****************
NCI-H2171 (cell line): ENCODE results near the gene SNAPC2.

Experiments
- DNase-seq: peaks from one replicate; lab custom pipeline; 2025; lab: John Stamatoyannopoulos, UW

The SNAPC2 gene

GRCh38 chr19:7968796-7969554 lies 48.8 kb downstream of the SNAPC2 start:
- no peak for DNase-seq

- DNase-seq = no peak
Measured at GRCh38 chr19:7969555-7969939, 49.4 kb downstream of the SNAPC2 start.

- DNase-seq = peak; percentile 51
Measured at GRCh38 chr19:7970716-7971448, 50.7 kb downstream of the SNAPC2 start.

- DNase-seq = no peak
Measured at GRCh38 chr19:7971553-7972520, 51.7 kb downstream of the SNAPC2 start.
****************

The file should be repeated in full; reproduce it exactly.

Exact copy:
NCI-H2171 (cell line): ENCODE results near the gene SNAPC2.

Experiments
- DNase-seq: peaks from one replicate; lab custom pipeline; 2025; lab: John Stamatoyannopoulos, UW

The SNAPC2 gene

GRCh38 chr19:7968796-7969554 lies 48.8 kb downstream of the SNAPC2 start:
- no peak for DNase-seq

- DNase-seq = no peak
Measured at GRCh38 chr19:7969555-7969939, 49.4 kb downstream of the SNAPC2 start.

- DNase-seq = peak; percentile 51
Measured at GRCh38 chr19:7970716-7971448, 50.7 kb downstream of the SNAPC2 start.

- DNase-seq = no peak
Measured at GRCh38 chr19:7971553-7972520, 51.7 kb downstream of the SNAPC2 start.